After a strong community campaign by AFTINET and other community groups, Trade Minister Tehan finally announced in September that Australia would support the temporary waiver of World Trade Organisation rules on patent monopolies for COVID-related vaccines and other products. The waiver is supported by the World Health Organisation and by over 100 of WTO member countries. It is needed because WTO rules give pharmaceutical companies monopoly control of the quantities and prices of vaccine. This has resulted in less than 4% of people in low-income countries having access to vaccines, with millions dying while more infections COVID strains like Delta develop. The waiving of monopolies on vaccines would enable a vast increase in production of affordable vaccines in countries like India and South Africa which already produce generic medicines.
The campaign included 50,000 Australians signing petitions, an Essential Media poll that showed 62% of Australians across the political spectrum supported the waiver and thousands of messages to local MPs.
This was an important victory in the campaign, but more effort is needed change WTO rules. AFTINET and Shadow Labor Trade Minister Madeleine King called on the Australian government to become a formal sponsor of the waiver at WTO meetings held in October. Senate estimates hearings last week revealed that the government has not agreed to be a sponsor but claims it is holding talks with both waiver sponsors and opponents to achieve a “convergence” on the waiver. AFTINET and others have criticised the government for having an each way bet and urged them to sponsor the waiver.
Despite protests from European and African civil society groups the UK, Germany and Switzerland still continued to block the waiver at the October WTO meetings. Clearly more decisive action is needed by Australia, the US and others which claim to support the waiver.
The G20 summit of the world’s richest countries held on October 29-30, including Australia, did not mention the waiver but promoted vaccine donations through the COVAX fund, endorsing the World Health Organisation targets of 40% of people in all countries being vaccinated by the end of 2021, and 70% in 2022. While these donation may be enough to vaccinate health and emergency workers, they are simply not enough to vaccinate the majority in low-income countries without the vast expansion of global production enabled by the waiver. COVAX donations for 2021 have not even met an earlier target of 20% in 2021.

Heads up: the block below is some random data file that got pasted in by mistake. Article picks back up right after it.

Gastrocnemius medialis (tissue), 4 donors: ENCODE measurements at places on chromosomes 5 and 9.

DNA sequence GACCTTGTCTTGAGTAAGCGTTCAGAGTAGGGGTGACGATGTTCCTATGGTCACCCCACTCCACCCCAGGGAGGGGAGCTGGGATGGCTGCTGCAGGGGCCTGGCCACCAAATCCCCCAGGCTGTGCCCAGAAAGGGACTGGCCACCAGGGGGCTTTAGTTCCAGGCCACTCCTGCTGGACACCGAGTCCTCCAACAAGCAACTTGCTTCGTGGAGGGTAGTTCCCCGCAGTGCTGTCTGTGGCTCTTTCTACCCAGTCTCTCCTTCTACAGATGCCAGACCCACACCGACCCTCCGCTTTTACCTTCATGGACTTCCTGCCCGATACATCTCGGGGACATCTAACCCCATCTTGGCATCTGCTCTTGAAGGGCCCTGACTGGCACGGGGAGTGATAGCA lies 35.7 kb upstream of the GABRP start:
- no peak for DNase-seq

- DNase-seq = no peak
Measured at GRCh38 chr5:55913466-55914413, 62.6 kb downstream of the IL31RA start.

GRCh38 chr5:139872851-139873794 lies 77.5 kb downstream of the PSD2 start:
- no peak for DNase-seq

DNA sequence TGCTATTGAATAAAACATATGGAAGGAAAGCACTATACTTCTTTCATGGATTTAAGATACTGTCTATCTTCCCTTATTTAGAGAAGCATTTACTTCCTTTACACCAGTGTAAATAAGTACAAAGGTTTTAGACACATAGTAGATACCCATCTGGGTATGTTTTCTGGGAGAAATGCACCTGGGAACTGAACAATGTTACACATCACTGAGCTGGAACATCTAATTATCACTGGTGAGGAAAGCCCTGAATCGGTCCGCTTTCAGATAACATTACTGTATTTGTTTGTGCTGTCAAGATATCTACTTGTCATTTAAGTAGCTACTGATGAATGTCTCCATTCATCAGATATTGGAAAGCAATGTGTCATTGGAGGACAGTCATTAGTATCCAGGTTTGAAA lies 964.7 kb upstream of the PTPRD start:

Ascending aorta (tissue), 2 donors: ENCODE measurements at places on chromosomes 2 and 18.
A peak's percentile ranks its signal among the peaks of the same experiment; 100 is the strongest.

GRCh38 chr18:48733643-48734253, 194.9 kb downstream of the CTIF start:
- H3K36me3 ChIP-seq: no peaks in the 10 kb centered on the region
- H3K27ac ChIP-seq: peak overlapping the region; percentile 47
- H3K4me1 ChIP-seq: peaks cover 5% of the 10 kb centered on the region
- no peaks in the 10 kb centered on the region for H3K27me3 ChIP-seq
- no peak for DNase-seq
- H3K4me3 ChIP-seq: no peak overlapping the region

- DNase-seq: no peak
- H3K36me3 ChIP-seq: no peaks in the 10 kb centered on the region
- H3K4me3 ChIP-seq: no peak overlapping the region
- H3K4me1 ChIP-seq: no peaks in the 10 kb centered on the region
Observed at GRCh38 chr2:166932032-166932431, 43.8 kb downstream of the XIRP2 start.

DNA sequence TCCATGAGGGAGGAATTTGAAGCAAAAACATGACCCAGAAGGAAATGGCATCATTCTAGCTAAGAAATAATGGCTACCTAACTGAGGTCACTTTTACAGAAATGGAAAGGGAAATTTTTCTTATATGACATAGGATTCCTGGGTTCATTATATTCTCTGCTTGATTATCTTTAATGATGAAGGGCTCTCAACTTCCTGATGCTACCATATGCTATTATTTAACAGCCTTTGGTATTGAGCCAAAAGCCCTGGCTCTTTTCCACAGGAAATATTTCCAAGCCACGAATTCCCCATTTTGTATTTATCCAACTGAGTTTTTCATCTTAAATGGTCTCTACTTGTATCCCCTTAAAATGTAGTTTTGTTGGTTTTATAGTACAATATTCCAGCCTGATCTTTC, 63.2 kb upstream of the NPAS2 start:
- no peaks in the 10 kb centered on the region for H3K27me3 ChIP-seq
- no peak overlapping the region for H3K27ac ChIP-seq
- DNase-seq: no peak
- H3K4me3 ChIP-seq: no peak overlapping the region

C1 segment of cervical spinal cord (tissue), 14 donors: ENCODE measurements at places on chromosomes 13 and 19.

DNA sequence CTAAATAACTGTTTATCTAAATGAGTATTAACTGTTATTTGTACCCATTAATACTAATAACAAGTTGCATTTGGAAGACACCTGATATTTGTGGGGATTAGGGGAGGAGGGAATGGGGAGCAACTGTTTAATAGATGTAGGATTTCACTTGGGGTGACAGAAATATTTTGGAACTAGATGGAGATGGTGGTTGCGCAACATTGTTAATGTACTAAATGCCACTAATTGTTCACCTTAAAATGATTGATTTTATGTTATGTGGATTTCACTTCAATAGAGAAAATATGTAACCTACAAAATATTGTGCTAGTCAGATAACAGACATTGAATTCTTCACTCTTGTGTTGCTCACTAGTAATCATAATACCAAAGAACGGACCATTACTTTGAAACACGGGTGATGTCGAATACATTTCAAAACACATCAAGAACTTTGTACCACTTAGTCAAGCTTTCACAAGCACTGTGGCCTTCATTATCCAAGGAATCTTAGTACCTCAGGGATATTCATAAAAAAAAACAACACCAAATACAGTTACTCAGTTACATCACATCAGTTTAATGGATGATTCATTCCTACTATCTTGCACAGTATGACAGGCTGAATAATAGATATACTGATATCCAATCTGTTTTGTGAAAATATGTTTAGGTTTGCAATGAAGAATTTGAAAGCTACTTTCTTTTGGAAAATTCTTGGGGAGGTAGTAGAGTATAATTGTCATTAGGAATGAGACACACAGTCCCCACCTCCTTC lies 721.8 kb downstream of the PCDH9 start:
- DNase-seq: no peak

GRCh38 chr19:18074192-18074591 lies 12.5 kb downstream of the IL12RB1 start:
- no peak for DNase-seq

Oxfam International commented that “Paltry and unfulfilled promises of donated doses will not end this pandemic, nor will pathetic hopes that greedy pharmaceutical corporations will at some point volunteer to do the right thing. It is beyond time that the rights and the recipes for these lifesaving tools were shared as global public goods”
The necessity and urgency of the waiver for vaccine monopolies has been dramatised by a report by the US Public Citizen organisation which analysed leaked secret contracts that expose Pfizer’s ruthless use of its monopoly over the supply and price of vaccines to extract maximum profits. For example, Pfizer’s secret contract to sell vaccines at a price it decides to Brazil include that Brazil agrees that, in the event of non-payment, Pfizer can make claims against its public assets, but there can be no penalties for Pfizer if deliveries are late. The government cannot accept Pfizer vaccine donations from other countries or buy Pfizer vaccines from others without Pfizer’s permission. If this occurred, Pfizer could immediately terminate the agreement and Brazil would be required to pay the full price for any remaining contracted doses. Pfizer recently reported that its annual revenues this year from vaccine sales are predicted to be $36 billion. Millions are dying while it continues to exploit its monopoly.
The campaign for global vaccine equity continues in the leadup to the WTO Ministerial Meeting on November 30-December 3. For more information and action, see www.aftinet.org.au
Dr Patricia Ranald is the honorary convener of the Australian Fair Trade and Investment Network and an honorary research associate at the University of Sydneywww.aftinet.org.au